Director: Chia Tang
Notable Cast: Tung-Shing Yee, Jason Pai Piao, Phillip Ko, Yu-po Lio, Feng Ku
The Shaw Brothers production company might have spread themselves a little thin by producing such a massive amount of films in a short time period (most of which are of very similar style and execution), but it does create a rather wide array of films to choose from when sitting down to watch one. The choices are vast. It’s almost more fun to just randomly choose a title and sit down to experience it. This is how I discovered Shaolin Intruders. I didn’t recognize many of the names attached to it, outside of a few B-grade actors that appear in a slew of previous films, but I have to say that in the end I was massively impressed with the fun results of this film.
The clan disputes and vengeance motivation that is used as the basis for Shaolin Intruders is about as Shaw Brothers basic as they come. A couple of rogue swordsmen, both played with fantastic charisma by their respective actors, are drawn into a mystery plot as four major clans are being assassinated by four very powerful martial artists. With the help of a young woman, they find themselves at the Shaolin temple and in the middle of a conspiracy years in the planning.
While it might be all that original, Shaolin Intruders has a significant amount of fun and charm to make it entertaining as hell. The narration can be a bit muddled as it spends very little time establishing the massive amount of characters needed for the film (and a very random flashback with some awesomely cheesy costumes does seemingly come out of nowhere), but that never stops the film from moving at a lightning pace and rolling with some of the more outrageous elements. Some of the characters come off as almost comical in their over the top mannerisms, including one of our leads and his addiction to gambling/alcohol, but it only adds to the fun of the film and the mystery.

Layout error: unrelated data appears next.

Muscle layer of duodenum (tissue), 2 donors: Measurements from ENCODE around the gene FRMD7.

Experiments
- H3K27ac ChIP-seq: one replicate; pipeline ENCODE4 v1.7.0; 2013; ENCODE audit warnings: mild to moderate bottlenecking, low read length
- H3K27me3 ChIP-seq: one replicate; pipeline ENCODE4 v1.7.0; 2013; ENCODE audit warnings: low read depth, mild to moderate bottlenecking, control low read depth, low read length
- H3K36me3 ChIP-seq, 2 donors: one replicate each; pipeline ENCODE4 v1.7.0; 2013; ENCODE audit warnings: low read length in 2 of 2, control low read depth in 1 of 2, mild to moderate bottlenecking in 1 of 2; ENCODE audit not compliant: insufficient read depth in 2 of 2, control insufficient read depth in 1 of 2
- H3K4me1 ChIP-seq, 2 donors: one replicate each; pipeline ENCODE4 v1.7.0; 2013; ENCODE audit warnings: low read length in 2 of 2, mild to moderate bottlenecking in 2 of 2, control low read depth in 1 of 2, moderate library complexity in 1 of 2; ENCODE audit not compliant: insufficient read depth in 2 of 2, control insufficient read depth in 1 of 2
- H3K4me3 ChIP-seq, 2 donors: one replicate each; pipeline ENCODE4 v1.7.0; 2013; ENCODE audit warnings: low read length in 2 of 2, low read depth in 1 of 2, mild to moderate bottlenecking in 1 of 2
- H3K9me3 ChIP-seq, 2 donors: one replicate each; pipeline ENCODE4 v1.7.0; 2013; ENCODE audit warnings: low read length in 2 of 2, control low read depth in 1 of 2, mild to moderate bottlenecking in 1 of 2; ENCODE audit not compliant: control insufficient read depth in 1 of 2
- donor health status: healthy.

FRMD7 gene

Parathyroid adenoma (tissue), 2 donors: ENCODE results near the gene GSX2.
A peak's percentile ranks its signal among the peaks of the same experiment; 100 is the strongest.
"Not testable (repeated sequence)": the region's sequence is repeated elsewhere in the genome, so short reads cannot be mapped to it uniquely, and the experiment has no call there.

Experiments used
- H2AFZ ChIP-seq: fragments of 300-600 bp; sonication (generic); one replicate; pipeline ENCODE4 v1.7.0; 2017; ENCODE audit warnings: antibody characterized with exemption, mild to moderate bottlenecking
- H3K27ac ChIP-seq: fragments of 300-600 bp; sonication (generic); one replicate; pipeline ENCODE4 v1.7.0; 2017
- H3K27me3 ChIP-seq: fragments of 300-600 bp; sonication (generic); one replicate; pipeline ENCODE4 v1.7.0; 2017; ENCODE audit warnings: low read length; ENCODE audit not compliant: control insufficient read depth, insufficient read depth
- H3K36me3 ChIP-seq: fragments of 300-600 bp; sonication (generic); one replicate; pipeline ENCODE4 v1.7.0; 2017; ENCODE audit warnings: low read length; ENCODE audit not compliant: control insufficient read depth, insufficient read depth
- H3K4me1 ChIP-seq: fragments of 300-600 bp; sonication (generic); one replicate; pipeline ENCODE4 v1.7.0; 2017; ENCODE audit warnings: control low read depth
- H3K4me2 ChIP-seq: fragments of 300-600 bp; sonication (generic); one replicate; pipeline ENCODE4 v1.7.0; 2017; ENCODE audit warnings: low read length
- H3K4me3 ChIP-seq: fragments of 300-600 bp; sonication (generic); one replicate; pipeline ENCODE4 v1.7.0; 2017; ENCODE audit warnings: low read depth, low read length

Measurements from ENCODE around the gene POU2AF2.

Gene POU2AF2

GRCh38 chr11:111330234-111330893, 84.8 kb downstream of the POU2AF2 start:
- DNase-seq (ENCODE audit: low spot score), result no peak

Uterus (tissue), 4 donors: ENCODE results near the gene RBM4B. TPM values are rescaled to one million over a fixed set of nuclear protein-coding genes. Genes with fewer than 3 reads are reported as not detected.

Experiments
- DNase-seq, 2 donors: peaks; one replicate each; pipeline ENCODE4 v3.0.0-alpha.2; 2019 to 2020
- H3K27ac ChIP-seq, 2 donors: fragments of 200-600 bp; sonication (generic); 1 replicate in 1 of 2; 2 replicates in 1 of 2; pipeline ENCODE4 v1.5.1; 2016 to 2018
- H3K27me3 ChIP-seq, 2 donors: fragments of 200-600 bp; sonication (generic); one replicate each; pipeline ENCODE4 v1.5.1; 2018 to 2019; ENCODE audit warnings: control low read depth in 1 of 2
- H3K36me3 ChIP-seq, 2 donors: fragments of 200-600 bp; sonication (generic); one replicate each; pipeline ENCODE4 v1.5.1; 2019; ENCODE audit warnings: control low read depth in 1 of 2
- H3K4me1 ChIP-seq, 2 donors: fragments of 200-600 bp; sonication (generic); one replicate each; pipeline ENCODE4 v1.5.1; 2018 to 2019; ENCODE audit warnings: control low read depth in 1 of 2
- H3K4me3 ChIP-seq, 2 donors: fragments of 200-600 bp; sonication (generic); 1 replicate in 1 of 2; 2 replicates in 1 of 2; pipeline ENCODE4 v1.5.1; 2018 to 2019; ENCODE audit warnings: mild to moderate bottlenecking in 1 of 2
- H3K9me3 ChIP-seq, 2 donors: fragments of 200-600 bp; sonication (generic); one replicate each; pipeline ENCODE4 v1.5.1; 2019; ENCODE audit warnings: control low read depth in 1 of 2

On top of that, director Chia Tang and crew slam down some insane fight choreography to add to the fun. The first third of the film tends to be a little light on the fights, but when our two heroes have to go through three tests at the Shaolin Temple things get ridiculous in all of the best ways. Shaolin Intruders maximizes the wirework kung fu to some awesome limits that seem less fantasy driven and more choreography driven. At one point one of our heroes actually spins like a drill to escape being trapped by a cage of staffs and our two protagonists have to fight an Abbott on top of like forty benches all stacked up. If there is anything to be said about this film, it’s that the fight sequences in the latter half are stunningly well put together.
Shaolin Intruders isn’t the most complex of martial arts films nor is it one to leave a profound affect on the viewer, but it’s a damn entertaining one with some very impressive choreography and two of the most charming lead characters I’ve seen in some time. Kung fu fans will definitely want to hunt this one down even if it is one of the cheesier films in the catalog.
Written By Matt Reifschneider